Forum Replies Created
May 28, 2014 at 12:00 pm in reply to: The "I Miss The Old Format" Thread #16531
I’ll speak up in favor of the new format :)
When I first found Matt’s site a few years ago, I had to really push myself to get through all the comments on the blog articles to get some of the gems of info I was looking for. It was a time and energy drain for sure, and I never felt comfortable participating in the voices that seemed so familiar with each other already (I’m introverted even online) So I really appreciated the move to the forums with the hope that it would be more accessible, and in some ways, I think it is. It’s very helpful to have easily identifiably threads for topics, though it doesn’t always seem to matter when you go and see that someone has posted a question months ago that no one answered.
So I see the point about it not really working because there isn’t enough energy pumping through the conversations anymore, but in theory I wish it could work out. I’m not on Facebook anymore either, but I get that it’s easier for some people than coming here. And there is certainly the misconception/false advertising that you will get some “expert” advice here. Not that I don’t think I’ve seen that…the moderators and certain participants have done a great job of trying to help people as much as they can, but I think people come here expecting something more, and don’t come back when they are ignored (or told what to do ;) Just a bummer I guess.May 26, 2014 at 7:43 pm in reply to: High Blood Pressure #16517
I’d like to hear the rest of it too. My blood pressure has recently skyrocketed and I can’t figure out why :(March 21, 2014 at 11:11 pm in reply to: High cortisol #16008
Yoga, meditation, avoidance of major current stressors, and just simplifying in general. I’ve let a lot of things slide lately for the sake of getting my cortisol down. But I don’t believe, and neither does my naturopath, that my adrenals need healing yet, because they haven’t burned out (they’re still chugging away pumping out the “good” stuff) I haven’t had symptoms of adrenal fatigue because I think in general, I’m good at managing everyday stresses and I’ve been proactive with things like herbal support for the last few years. But my stress levels went way up recently due to things I could no longer ignore or control.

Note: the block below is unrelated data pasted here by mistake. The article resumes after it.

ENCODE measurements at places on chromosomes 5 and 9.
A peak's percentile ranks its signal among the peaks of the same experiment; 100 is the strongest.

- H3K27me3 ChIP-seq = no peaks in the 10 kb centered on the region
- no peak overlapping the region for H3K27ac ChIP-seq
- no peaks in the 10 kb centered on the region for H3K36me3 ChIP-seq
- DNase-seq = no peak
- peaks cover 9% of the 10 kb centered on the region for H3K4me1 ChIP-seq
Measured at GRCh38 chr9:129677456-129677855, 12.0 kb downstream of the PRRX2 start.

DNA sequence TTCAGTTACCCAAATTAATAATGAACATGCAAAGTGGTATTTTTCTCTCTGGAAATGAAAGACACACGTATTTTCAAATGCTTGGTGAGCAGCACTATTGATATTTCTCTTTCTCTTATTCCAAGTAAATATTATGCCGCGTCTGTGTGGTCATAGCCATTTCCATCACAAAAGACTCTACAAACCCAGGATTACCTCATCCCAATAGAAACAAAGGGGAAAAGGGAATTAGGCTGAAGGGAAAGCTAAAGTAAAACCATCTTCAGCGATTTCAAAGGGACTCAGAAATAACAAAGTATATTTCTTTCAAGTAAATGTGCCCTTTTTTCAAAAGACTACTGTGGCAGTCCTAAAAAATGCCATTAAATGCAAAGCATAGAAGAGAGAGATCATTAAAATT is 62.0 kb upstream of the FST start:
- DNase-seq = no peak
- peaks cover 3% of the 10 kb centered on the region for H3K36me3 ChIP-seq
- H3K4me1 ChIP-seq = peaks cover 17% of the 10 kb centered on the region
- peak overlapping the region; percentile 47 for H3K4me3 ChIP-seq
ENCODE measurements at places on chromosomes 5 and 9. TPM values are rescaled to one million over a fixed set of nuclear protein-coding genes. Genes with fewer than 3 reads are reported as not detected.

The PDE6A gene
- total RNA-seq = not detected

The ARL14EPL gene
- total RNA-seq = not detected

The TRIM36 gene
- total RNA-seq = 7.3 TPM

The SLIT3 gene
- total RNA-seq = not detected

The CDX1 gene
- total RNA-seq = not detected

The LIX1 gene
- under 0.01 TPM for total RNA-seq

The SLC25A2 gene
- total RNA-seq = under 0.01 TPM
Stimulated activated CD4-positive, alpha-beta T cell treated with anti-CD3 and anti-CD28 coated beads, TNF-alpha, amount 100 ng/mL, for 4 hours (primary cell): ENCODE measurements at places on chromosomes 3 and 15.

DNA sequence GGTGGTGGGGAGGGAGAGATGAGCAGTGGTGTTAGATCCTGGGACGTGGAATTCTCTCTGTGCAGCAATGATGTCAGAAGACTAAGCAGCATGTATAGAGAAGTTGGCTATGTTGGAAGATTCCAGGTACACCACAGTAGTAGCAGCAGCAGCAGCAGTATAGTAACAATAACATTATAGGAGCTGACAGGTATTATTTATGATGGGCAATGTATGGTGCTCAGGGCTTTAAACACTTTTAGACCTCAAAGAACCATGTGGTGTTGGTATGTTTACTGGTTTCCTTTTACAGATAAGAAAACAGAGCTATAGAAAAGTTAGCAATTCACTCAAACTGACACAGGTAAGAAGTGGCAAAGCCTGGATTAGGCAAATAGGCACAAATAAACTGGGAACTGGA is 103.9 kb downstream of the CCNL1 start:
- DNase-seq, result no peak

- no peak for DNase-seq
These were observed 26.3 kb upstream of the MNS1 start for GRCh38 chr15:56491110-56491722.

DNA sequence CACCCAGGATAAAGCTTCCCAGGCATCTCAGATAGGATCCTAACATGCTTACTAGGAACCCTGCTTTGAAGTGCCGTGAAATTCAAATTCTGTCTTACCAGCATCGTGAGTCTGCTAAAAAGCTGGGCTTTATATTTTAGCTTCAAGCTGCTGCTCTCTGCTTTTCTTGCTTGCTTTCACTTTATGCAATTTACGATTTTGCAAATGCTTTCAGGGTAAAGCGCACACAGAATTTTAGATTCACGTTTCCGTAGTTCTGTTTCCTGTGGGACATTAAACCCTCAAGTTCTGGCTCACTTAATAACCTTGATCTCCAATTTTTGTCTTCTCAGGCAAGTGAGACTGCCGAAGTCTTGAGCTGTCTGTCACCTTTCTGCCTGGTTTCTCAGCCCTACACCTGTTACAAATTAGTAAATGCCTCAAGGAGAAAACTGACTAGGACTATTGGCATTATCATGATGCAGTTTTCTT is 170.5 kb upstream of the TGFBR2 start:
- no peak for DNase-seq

Anyway, I just realized I neglected to address the main poster’s questions, that my naturopath had an interesting explanation for. I originally went in for extensive testing because I was having major hormonal ups and downs, most notably that I was menstruating every two weeks. But all of my tests except for ferritin, hemoglobin, vitamin d and cortisol came back normal. Her take on my symptoms (aside from clearly needing more iron and sunshine) was that my hormones were no longer being accepted effectively, which in my understanding, is something that can happen with thyroid hormone especially.
Basically, when cortisol is elevated for too long, the tissues stop responding or being sensitive enough to thyroid hormones (as well as estrogen, progesterone, insulin, testosterone, and even cortisol itself), even if the production is still optimal and circulating according to tests. So you can have dysfunction even with optimal test results. I don’t fully understand yet how higher calorie, carb, and saturated fat intake makes tissues more sensitive to hormones, but I’m assuming that’s what’s going on if symptoms are improved, which mine definitely were, and in the face of little more than dietary changes.